Editing and formatting can still be considered good, but aren’t perfect -I noticed a couple of minor glitches, but no significant ones. Layout adheres to Purple Duck Games’ printer-friendly two-column standard and the pdf comes fully bookmarked with nested, extensive bookmarks.

 

Perry Fehr is a wildcard author for me – he can write great fluff, but his crunch fluctuates wildly between the awesome and the sloppy. I’m not sure whether it’s due to a daily shape of author and editor/developer or some other weird phenomenon, but that’s irrelevant anyways. What I’m trying to say is – I did not expect to be wowed by this book. And yes, the abilities of the paladins are a bit on the conservative side here, but the wording of the crunch is actually solid, really solid. The same holds true for the oaths – and all the rest herein. The oaths are evocative and fill important niches, the sample characters are nice and the hymns are the icing on the cake. While the minor glitches would usually make me good for a 4 star rating, the great fluff of the songs and the mostly awesome oaths just wouldn’t make that a just verdict. hence, I will settle for a final verdict of 4.5 stars, rounded up to 5 – author Perry Fehr delivers here.

You can get this neat supplement here on OBS and here on d20pfsrd.com’s shop.

Endzeitgeist out.

Aug 292014
 

The Blessed and the Hunted: The Story of the Usa-Chan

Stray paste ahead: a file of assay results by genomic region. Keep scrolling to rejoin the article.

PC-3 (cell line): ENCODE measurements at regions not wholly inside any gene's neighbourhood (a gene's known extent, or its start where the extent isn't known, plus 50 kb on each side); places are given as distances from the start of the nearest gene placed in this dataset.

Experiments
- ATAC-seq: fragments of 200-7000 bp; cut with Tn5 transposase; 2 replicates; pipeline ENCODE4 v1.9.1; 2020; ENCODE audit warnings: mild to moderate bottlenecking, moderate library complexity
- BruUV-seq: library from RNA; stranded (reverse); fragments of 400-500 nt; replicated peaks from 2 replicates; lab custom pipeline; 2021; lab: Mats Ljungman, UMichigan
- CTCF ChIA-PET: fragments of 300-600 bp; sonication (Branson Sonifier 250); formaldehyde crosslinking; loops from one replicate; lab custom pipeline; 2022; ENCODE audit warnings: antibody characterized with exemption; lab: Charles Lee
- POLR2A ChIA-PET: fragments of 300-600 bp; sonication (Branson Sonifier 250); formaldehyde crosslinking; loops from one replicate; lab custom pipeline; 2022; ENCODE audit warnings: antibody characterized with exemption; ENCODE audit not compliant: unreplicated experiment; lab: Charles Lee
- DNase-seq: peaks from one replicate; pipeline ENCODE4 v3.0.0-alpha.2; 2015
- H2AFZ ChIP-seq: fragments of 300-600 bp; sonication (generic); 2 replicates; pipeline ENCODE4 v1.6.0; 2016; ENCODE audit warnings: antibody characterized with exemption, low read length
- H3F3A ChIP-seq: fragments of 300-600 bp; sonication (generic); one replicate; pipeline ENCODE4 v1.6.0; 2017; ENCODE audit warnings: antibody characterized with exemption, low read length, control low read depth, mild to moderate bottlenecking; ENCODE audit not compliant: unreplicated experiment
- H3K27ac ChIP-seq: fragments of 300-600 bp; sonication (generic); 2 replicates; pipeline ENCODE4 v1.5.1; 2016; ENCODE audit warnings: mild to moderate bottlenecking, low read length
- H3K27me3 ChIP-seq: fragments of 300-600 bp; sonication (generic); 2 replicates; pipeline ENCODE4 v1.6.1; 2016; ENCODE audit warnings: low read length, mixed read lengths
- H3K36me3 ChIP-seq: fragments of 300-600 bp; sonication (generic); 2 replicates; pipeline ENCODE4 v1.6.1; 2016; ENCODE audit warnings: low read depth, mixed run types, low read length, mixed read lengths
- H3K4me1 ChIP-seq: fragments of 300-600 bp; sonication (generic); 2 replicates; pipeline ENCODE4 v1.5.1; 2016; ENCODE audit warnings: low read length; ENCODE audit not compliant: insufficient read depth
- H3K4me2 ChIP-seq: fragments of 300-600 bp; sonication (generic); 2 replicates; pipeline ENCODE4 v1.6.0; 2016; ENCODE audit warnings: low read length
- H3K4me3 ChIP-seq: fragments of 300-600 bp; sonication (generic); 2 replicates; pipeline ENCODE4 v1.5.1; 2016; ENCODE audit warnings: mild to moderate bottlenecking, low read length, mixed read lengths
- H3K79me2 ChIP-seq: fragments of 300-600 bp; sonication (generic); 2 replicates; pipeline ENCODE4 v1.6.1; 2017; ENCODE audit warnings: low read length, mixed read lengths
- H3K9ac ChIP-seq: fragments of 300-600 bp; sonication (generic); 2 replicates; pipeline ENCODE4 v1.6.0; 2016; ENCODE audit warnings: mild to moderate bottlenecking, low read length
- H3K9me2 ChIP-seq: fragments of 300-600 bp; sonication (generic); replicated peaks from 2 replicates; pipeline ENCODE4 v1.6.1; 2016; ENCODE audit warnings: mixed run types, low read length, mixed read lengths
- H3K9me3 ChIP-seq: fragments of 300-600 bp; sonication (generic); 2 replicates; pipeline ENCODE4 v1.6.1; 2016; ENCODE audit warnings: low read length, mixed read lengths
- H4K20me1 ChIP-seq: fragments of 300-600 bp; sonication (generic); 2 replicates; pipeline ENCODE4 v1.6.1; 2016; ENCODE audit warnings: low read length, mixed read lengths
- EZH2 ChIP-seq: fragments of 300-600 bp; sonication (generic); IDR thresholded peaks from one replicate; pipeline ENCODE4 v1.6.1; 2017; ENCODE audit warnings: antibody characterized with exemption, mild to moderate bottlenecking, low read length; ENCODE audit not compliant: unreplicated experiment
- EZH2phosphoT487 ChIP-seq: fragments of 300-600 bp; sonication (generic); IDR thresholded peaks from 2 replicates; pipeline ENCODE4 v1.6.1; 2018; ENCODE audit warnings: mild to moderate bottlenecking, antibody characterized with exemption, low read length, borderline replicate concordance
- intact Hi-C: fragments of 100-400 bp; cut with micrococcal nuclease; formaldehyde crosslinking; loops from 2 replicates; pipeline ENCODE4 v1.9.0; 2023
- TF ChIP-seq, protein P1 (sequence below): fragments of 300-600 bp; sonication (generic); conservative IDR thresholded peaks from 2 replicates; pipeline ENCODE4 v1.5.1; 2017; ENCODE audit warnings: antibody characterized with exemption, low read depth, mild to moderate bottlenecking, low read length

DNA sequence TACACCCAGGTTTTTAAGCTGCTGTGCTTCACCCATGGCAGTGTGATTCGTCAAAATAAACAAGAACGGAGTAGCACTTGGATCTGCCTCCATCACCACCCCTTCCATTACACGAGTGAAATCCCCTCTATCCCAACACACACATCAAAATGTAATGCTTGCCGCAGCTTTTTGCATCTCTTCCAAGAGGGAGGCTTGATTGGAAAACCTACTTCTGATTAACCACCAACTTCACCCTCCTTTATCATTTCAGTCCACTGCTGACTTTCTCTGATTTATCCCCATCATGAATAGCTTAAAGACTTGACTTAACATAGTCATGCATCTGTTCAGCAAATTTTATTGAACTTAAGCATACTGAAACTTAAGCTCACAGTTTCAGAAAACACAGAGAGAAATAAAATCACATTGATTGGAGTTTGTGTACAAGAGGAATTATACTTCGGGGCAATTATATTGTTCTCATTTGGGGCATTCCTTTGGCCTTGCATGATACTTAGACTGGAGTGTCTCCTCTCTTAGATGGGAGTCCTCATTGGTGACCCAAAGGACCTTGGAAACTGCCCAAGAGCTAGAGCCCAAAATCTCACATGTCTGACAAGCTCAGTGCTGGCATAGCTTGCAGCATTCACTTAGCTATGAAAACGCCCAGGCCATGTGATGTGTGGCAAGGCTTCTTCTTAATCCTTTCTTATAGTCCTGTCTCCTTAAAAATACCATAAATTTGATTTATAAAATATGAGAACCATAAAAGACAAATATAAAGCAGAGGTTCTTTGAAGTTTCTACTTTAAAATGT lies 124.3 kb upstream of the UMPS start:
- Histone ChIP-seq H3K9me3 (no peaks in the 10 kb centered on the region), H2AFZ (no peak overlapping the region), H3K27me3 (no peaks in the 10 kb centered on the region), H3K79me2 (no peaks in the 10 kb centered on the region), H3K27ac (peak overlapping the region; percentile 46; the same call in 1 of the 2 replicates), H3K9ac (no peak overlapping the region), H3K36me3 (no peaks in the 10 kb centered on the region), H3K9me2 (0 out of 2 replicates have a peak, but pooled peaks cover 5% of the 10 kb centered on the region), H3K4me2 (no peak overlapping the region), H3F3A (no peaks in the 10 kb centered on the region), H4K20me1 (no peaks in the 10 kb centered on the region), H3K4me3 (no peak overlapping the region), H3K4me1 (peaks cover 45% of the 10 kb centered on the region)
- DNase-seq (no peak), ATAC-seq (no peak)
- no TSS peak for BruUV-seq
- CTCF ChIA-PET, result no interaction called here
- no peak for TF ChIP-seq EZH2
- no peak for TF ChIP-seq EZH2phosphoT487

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This little supplement by Storm Bunny Studios is 4 pages long, 3/4 of a page SRD/editorial, leaving us with 3 1/4 pages of content, so let’s take a look!

 

We kick off this little pdf with a short origin-myth of the new race of the Usa-Chan – who are essentially bunny people in the style of Usagi Yojinbo (and if that does not ring any bells, google it!) and ties it neatly in with an alternate origin legend for the kitsune.

 

Usa-Chan get their own subtype, +2 Dex and Str, -2 Int, +2 to climb, -2 Disable Device & Sleight of Hand, +2 to initiative and run as a bonus feat, get a base speed of 40 feet, always treat as having a running starts, may move freely through any undergrowth and 1/day as an immediate action, these guys can enter a rage for +2 to Str and Con and will saves, -1 to AC, maintained for con-rounds.

 

As far as FCOs are concerned, we get those for barbarian, cleric, druid, monk, ranger and oracle and we also get alternate racial traits: Spell-like abilities (disrupt undead, guidance, stabilize, protection from evil OR detect poison, know direction, longstrider, pass without a trace) 1/day, +2 to acrobatics, no penalty to AC when raging, better shadow-bloodline/darkness domain cha-score/CL, two primary natural attacks at 1d3 or +4 to CMD versus bull rush and trip.

 

As a variant, some Usa-Chan are born with Black Furs – these are small, get +2 Cha and Wis, -2 Con, chooses two skills to always be class skills AND gets +3 to both, +2 to initiative and run as a bonus feat, +2 to climb, -2 to Sleight of Hand and Disable Device, normal speed AND burrow speed 20 feet and can move unimpeded through undergrowth. They also get their own FCOs for the cleric, monk, oracle, rogue, sorceror and witch-classes.

 

Conclusion:

Editing and formatting are top-notch, I didn’t notice any glitches. Layout adheres to ana easy-to-read, printer-friendly two-column standard and the pdf comes with a drop-dead gorgeous piece of line-drawing b/w that is almost worth the price alone. The pdf comes sans bookmarks, but doesn’t need them at this length. The pdf comes with a second, hyperlinked version that sports the good, unobtrusive type of hyperlinks.